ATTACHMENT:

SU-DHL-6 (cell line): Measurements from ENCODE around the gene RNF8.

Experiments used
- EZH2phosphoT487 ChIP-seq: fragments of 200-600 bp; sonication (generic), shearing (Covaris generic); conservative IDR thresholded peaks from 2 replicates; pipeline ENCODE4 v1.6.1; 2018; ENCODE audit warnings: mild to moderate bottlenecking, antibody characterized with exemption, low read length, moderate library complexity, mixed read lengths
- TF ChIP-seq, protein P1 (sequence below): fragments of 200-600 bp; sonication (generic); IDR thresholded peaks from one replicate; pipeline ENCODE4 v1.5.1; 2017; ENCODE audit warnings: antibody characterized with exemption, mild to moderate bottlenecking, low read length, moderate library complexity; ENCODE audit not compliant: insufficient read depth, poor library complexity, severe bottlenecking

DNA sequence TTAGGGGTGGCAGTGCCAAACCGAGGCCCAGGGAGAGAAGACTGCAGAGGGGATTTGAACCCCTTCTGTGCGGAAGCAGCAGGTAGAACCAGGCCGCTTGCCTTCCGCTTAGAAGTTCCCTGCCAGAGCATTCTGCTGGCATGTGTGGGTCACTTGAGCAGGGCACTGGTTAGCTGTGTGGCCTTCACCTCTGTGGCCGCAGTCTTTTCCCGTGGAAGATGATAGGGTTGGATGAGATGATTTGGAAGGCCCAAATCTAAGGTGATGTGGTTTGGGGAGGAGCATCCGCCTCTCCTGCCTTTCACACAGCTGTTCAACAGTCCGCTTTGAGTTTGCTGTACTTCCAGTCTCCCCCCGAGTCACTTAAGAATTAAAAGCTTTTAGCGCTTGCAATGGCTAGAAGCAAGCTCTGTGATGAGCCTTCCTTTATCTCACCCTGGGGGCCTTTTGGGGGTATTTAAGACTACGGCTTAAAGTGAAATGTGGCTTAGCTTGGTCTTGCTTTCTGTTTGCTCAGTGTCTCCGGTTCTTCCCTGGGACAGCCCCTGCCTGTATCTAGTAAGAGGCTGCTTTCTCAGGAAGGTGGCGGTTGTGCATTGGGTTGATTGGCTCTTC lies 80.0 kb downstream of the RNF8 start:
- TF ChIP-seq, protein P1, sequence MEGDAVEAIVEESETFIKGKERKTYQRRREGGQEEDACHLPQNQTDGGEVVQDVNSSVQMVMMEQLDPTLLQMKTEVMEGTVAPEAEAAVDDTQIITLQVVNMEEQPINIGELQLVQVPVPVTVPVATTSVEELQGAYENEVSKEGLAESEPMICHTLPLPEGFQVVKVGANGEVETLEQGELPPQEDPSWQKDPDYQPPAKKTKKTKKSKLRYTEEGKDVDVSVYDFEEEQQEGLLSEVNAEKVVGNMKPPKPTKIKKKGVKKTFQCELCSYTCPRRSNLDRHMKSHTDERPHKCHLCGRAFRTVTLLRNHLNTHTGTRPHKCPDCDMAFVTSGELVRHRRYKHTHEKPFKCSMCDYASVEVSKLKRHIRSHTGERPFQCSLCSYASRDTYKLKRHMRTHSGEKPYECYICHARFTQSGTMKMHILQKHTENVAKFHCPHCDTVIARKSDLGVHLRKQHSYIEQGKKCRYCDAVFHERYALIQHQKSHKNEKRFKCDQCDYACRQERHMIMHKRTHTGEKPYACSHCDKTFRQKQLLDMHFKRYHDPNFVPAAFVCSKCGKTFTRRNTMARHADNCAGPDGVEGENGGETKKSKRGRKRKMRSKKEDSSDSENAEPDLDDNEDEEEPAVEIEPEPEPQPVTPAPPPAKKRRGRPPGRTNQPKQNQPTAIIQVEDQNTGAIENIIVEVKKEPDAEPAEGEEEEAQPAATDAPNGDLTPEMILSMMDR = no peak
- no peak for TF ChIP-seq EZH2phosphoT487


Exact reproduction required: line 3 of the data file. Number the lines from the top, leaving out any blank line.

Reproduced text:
- EZH2phosphoT487 ChIP-seq: fragments of 200-600 bp; sonication (generic), shearing (Covaris generic); conservative IDR thresholded peaks from 2 replicates; pipeline ENCODE4 v1.6.1; 2018; ENCODE audit warnings: mild to moderate bottlenecking, antibody characterized with exemption, low read length, moderate library complexity, mixed read lengths